The Stream Storm Hits the Screens – 2019/2020
Netflix has had over 10 years to learn how to make OTT streaming look easy, capturing 158.3M subscribers in 190 countries (60M in the US).
It looks like an easy business – run around with stars, invest a little money (O.K., lots), invest a little more and rake in Emmy’s, Oscars, Golden Globes and other trophies … all while sending stuff out to bingers around the world.
It looked so good, so easy that FANG/BAT (Facebook, Amazon, Netflix, Google/Baidu, Alibaba and Tencent) entered the fray, convincing people to cut/shave their cable service for better content and the ability to rule their own entertainment time/location.
- CBS rolled out CBS All Access at $6 a month but most people hardly noticed.
- AT&T went way into the red (biggest debt in corporate history) to buy Warner Media and HBO and rolled out HBO Max for $15, holding back Warner content for their AT&T TV later this year.
- Disney’s Iger picked up 20th Century Fox to add to its entertainment kingdom – Lucasfilms (Star Wars), Pixar, Marvel, ESPN and Hulu. All the family content was placed under the Disney + umbrella, all the adult content into Hulu and sports was kept with ESPN. Iger shook people up, offering the industry’s richest family content library for $7 and the whole enchilada (Disney +, Hulu, ESPN+) for $13!
- Apple snuck in with a modest investment (a few billion doesn’t go far today) in high-end family content. The See, Snoopy in Space, Helpies, Evening Show and others were packaged for $5 along with separate gaming and print packages to convince their 100M global loyalists that getting free content with a device upgrade is a good thing. Of course, a big bundle of video, games, reading isn’t out of the question.
Disney showed they know what attracts eyeballs with the Star Wars take-off, Mandalorian, and several other new content surprises folks had to see. They snapped up 10M subscribers in Canada, US, Netherlands, New Zealand and Australia. The rest of the world will be this year, next.
Oh yes, they had the dubious honor of the industry’s second largest pirating audience behind HBO’s Game of Thrones (GoT). With the $108B debt their AT&T parent has along with the need to heavily invest in its 5G infrastructure, that will never happen … again!
Showing off their entertainment chops, Disney also introduced Baby Yoda in Mandalorian that set the internet on fire as “everyone” searched to buy the gotta’-have, doe-eyed creature. (One gal offered up a kidney, even though it won’t be available until later this year … nasty Bob, nasty!)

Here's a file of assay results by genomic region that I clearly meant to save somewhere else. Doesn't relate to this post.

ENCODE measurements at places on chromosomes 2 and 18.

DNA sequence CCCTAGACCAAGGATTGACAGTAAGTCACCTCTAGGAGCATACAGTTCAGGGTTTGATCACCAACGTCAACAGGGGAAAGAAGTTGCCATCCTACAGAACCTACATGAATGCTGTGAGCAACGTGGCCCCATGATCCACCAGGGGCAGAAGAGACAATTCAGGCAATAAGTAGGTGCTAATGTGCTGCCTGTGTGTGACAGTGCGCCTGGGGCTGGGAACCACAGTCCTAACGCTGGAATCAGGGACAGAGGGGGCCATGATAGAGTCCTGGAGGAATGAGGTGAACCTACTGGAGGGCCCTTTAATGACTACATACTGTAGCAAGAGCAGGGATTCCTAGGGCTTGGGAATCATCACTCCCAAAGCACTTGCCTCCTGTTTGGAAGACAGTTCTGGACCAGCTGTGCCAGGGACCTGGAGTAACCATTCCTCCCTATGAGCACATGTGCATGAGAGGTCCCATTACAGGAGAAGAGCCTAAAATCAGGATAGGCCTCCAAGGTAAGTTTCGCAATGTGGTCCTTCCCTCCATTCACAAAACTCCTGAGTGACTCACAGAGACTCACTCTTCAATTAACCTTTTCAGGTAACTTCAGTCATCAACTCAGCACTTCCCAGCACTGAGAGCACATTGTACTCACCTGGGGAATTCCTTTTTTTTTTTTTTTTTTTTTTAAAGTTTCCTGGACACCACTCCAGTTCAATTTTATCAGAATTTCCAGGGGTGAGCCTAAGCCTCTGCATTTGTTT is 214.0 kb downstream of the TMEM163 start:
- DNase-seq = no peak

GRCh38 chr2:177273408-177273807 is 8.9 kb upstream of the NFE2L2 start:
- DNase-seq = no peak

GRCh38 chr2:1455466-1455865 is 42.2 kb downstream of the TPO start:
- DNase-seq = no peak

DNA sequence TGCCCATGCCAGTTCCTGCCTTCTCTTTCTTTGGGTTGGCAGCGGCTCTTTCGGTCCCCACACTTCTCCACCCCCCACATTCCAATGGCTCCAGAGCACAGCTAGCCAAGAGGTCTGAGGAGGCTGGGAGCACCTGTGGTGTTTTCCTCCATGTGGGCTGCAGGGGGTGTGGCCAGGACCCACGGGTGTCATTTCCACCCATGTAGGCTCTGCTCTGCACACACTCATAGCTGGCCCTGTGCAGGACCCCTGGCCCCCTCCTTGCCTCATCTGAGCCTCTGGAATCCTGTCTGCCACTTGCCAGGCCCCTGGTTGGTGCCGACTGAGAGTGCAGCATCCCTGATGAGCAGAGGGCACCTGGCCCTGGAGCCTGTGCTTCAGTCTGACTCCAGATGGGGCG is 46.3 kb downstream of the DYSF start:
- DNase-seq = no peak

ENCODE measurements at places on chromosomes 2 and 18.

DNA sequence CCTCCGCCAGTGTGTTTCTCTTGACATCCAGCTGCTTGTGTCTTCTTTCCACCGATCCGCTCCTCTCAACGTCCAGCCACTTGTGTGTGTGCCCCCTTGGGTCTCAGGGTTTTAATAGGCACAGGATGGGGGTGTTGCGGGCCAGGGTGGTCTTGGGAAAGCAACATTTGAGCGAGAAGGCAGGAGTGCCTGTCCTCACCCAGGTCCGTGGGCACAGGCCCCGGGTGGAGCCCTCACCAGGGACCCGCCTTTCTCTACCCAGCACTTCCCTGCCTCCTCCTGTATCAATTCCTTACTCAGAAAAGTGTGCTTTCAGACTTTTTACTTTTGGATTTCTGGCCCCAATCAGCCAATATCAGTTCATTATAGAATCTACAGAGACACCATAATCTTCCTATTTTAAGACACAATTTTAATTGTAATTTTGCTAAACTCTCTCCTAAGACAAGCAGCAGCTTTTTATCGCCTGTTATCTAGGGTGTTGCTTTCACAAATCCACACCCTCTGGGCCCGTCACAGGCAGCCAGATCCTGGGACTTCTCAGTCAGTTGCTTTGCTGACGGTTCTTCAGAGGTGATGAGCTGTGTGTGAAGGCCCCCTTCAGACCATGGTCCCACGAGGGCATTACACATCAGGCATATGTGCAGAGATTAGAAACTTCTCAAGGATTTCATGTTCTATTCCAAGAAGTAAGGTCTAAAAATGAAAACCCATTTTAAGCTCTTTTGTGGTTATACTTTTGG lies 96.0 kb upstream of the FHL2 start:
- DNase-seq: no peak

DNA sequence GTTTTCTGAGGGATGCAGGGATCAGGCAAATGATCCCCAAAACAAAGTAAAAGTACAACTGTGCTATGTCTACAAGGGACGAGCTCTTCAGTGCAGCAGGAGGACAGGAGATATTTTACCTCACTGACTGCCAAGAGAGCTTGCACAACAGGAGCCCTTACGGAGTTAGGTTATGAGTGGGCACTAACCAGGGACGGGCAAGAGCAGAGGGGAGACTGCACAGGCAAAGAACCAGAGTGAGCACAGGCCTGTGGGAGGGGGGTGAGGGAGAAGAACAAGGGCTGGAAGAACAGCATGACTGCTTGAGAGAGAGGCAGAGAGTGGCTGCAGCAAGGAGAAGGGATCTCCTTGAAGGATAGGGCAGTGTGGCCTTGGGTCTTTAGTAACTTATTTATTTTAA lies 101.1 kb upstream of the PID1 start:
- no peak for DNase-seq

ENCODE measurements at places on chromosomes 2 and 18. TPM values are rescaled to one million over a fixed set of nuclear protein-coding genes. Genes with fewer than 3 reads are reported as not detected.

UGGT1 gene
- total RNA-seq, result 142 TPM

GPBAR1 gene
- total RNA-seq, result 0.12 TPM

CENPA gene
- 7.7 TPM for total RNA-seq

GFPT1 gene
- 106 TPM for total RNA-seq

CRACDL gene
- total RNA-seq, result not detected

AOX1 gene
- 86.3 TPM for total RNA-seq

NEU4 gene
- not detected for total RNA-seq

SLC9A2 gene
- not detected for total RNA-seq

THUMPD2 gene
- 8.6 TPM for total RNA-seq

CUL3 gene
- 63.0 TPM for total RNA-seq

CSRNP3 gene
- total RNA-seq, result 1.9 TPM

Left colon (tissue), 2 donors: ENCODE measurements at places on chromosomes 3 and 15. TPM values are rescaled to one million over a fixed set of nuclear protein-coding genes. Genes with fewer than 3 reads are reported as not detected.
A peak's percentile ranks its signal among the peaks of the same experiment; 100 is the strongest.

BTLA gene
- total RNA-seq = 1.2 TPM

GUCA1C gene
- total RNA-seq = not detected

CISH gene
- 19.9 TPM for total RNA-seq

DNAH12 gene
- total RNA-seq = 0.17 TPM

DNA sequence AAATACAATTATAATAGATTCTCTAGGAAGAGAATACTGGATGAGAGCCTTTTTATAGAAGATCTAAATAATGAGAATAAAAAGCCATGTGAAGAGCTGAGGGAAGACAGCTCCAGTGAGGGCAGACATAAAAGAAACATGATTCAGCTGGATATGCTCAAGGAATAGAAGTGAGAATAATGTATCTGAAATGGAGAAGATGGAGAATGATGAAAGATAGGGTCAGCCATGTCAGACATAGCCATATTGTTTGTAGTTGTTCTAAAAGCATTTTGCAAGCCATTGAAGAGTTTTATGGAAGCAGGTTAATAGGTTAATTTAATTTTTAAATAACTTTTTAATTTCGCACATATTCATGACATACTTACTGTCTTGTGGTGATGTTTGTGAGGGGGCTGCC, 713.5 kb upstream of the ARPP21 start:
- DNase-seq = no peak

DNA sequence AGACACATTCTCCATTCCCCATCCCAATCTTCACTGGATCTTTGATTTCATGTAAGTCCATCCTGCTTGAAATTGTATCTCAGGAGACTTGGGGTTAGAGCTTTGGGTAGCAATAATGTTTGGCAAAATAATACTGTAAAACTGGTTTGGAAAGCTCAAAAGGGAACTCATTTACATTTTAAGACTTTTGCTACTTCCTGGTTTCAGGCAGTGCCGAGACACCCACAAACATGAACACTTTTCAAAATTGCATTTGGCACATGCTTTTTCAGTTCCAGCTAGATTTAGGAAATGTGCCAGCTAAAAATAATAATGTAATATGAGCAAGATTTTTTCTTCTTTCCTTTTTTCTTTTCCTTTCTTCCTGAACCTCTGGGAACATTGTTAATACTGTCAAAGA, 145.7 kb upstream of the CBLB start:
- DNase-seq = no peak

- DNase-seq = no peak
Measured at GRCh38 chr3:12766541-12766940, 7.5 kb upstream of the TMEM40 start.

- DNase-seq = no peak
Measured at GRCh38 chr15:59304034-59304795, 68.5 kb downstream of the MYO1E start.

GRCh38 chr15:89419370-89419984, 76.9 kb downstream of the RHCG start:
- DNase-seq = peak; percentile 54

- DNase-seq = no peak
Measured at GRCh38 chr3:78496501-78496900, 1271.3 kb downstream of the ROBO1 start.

People are getting more great content and taking advantage of it (online viewing is up 15 percent this year) along with the frustration of finding something to watch.
Do you think people care about AT&T’s TV bundle (probably free for a year if you sign up for phone service with them) and even hanging onto HBO Max? Nope!
Internationally, Comcast; Sky; BBC; Hotstar; ALTAValaji; Voot; Canal+; IMDb Freedive and hundreds of good, bad, so-so regional, national and local streaming services have begun hitting the airwaves … it’s going to get messy!
With all of the monthly subscription costs, folks are looking for anywhere, anytime entertainment bundles that are priced right (free). People will find options like Tubi, Pluto, Xiao, Vudu, Crackle, Plex and other ad-supported streaming services this next year–especially since they will have fewer ads per hour than traditional TV and more targeted/personalized ads.
Expect to see streaming subscriptions grow over the next few years while pared-down cable services become super aggregators to give people one, easy-to-use UI to entertain themselves; and yes…subscription costs will rise!
# # #
Andy Marken – email@example.com – is an author of more than 600 articles on management, marketing, communications, industry trends in media & entertainment, consumer electronics, software and applications. Internationally recognized marketing/communications consultant with broad range of technical and industry expertise especially in storage, storage management and film/video production fields. Extended range of relationships with business, industry trade press, online media and industry analysts/consultants.